The last step is to get these changes onto our GitHub account. All the work we’ve done so far is on our own computer.

There’s one more command to run to get these files and changes onto our GitHub account.

That command is called “git push”.


Git Push

The git push command will take the commit we just created, which is the new SQL file, and send it to our repository on the GitHub website.

We simply write git push and press enter. We don’t need any parameters.

git push

Once you press Enter, you may be asked for your password if you’re on MacOS. This is related to the keychain feature on MacOS. In this popup, enter your computer password and press Allow. This is the password to log into your Mac, not the GitHub password.

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Back on the Terminal, you’ll see some new lines that indicate a few steps were performed, and ideally no errors.

Here’s the output:

MacBook-Pro:sql_sample BB$ git push
Enumerating objects: 4, done
Counting objects: 100% (4/4), done.
Delta compression using up to 8 threads
Compressing objects: 100% (2/2), done.
Writing objects: 100% (3/3), 305 bytes | 305.00 Kib/s, done.
Total 3 (delta 0), reused 0 (delta 0)
To https://github.com/bbrumm/sql_sample
   6576d32..092418e  main -< main

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The outcome is that the file should now have been added to your GitHub account repository, which is also known as the remote repository.


Check the GitHub Repository

On your GitHub page for your repository, you can refresh the page and it should look like this.

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You’ll see a few things.

There’s a new SQL file here in the list.

You’ll see a commit message in the second column. This is from the recent commit we did for that file. On the right, it says when the file was last updated, which was a few minutes ago.

On the top of the table it says “2 commits”. You can click on that to see a history of the commits or changes made to the repository.

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Here we can see the first one, called Initial Commit. We can then see the one we just did, with the message “Added our first SQL file”. This is where a good commit message comes in. We can see what the commit was about.

Click Back, or click on the sql_sample repository name on the top left to go back to the repository.

You can even click on the SQL file to see what’s in the file.

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In this case, it’s the SELECT NOW() query we wrote.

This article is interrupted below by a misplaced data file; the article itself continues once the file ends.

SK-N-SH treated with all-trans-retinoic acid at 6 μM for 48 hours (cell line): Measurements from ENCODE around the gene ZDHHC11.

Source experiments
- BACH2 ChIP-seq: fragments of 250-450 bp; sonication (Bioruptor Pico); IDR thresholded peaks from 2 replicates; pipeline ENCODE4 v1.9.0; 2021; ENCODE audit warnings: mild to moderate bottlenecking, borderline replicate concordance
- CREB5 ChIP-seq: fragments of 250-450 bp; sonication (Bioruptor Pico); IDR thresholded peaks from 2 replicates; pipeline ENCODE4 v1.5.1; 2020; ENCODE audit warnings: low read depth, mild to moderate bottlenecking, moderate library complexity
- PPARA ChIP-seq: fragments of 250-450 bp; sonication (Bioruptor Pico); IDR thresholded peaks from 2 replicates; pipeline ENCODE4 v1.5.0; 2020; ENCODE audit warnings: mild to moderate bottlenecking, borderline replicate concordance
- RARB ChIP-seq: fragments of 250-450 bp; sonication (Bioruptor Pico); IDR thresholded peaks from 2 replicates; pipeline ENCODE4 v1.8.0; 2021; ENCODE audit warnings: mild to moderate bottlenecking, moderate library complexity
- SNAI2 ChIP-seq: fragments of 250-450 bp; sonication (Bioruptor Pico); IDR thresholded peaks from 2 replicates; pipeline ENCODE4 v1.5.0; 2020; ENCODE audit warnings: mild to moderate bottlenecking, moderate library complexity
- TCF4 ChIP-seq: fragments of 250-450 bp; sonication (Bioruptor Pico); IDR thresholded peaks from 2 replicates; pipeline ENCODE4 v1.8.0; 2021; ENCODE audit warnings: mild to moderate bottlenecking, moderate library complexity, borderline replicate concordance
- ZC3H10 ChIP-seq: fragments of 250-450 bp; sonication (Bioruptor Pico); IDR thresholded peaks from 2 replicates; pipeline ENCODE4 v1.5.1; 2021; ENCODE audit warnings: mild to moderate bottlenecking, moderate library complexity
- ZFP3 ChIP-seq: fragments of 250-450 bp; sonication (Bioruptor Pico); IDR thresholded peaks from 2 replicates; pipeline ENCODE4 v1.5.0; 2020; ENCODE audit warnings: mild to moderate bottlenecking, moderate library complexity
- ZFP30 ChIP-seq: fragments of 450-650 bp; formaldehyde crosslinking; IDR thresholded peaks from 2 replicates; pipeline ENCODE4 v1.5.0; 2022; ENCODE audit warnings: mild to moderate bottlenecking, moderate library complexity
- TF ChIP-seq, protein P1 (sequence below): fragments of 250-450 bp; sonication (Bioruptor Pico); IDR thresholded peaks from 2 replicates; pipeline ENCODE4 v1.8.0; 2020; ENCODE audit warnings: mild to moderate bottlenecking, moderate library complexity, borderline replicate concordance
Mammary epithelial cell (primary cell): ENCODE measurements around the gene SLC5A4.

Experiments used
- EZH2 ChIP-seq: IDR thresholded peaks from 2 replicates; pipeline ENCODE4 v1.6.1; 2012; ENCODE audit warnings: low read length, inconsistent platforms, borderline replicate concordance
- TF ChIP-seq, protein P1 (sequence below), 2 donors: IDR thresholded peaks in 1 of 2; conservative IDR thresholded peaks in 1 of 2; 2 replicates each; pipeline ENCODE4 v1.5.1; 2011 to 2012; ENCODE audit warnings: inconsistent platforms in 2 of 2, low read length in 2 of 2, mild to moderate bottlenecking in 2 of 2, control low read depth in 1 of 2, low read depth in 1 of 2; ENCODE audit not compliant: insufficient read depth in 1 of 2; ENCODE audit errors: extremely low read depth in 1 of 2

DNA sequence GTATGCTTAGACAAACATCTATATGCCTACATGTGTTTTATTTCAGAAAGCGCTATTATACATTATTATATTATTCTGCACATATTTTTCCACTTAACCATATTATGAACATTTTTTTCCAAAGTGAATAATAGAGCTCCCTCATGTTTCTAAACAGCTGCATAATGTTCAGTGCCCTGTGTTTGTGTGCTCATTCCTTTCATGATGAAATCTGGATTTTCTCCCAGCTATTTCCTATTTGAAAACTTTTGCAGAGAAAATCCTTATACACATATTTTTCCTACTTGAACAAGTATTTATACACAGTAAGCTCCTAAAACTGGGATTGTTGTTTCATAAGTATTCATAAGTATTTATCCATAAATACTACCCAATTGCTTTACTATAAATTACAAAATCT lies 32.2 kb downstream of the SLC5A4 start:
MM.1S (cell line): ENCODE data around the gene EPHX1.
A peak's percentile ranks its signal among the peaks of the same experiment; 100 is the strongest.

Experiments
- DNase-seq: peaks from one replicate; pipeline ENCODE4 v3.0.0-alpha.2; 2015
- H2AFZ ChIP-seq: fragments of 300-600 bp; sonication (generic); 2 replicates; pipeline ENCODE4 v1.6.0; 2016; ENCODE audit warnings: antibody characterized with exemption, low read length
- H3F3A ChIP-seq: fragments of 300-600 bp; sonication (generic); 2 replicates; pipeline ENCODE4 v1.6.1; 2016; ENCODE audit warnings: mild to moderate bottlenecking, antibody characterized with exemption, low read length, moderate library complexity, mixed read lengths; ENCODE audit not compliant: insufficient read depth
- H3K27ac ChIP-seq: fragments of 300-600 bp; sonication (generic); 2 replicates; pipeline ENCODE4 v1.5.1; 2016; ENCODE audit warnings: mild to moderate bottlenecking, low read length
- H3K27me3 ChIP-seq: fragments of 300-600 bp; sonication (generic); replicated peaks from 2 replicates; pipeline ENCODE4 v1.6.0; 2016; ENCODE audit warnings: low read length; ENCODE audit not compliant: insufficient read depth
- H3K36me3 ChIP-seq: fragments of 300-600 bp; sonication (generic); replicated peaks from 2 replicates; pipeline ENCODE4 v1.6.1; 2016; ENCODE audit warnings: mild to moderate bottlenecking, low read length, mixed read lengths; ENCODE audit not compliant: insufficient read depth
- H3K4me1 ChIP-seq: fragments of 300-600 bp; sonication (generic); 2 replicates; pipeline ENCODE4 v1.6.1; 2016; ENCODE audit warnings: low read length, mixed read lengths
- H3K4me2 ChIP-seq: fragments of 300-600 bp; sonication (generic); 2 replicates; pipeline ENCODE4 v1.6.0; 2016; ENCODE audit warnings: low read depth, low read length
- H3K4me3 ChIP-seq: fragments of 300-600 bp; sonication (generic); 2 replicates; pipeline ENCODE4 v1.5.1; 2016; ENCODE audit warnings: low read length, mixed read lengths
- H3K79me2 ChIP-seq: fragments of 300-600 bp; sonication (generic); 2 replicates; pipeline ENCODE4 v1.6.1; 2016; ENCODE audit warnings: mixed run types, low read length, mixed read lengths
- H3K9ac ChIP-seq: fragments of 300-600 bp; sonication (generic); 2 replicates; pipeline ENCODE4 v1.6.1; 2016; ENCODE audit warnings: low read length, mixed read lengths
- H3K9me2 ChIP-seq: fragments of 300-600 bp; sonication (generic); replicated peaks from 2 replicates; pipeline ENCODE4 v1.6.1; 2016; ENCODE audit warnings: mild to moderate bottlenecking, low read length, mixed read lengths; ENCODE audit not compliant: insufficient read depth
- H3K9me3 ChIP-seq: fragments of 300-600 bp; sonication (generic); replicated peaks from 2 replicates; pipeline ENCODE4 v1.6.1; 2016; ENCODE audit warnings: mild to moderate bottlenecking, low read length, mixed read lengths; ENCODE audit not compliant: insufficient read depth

Well done! You’ve done a lot in this tutorial:

  • created a repository
  • added an SQL file
  • ran a few commands to get it on the GitHub.com website

Here’s a visual summary of what we did.

github summary

  • The account on GitHub contains our remote repository, called sql_sample.
  • We created a folder on our own computer and ran git clone, which downloaded the remote repository onto our computer. This created a local repository.
  • We created a new SQL file in that folder, which didn’t do anything to the repository.
  • We used the git add command to add this new file to the list of files that the local repository should track.
  • We then used the git commit command to save the changes made to this file, which was the fact the file was created, to our local repository as an update we’ve made to it.
  • Finally, we used git push to add these changes to the remote repository, which involved uploading that SQL file to the GitHub website, adding the commit and message.

What’s next?

You can grow your repository by making changes to files, adding more files and folders, and updating the readme file to make it more descriptive of what’s in your repository.

If you have any questions or issues about this process, let me know in the comments below.

2 thoughts on “GitHub Tutorial for SQL Files”

  1. This is helpful as I’m just learning git and bitbucket. When I got to git push I got an error. ! [remote rejected] main -> main (pre-receive hook declined)
    What is this and how do I fix it?

  2. This was amazing. Even though I didn’t need to use any of the command line info, you guided me to understand this process very well. I’ve been able to upload/publish my first file onto Github.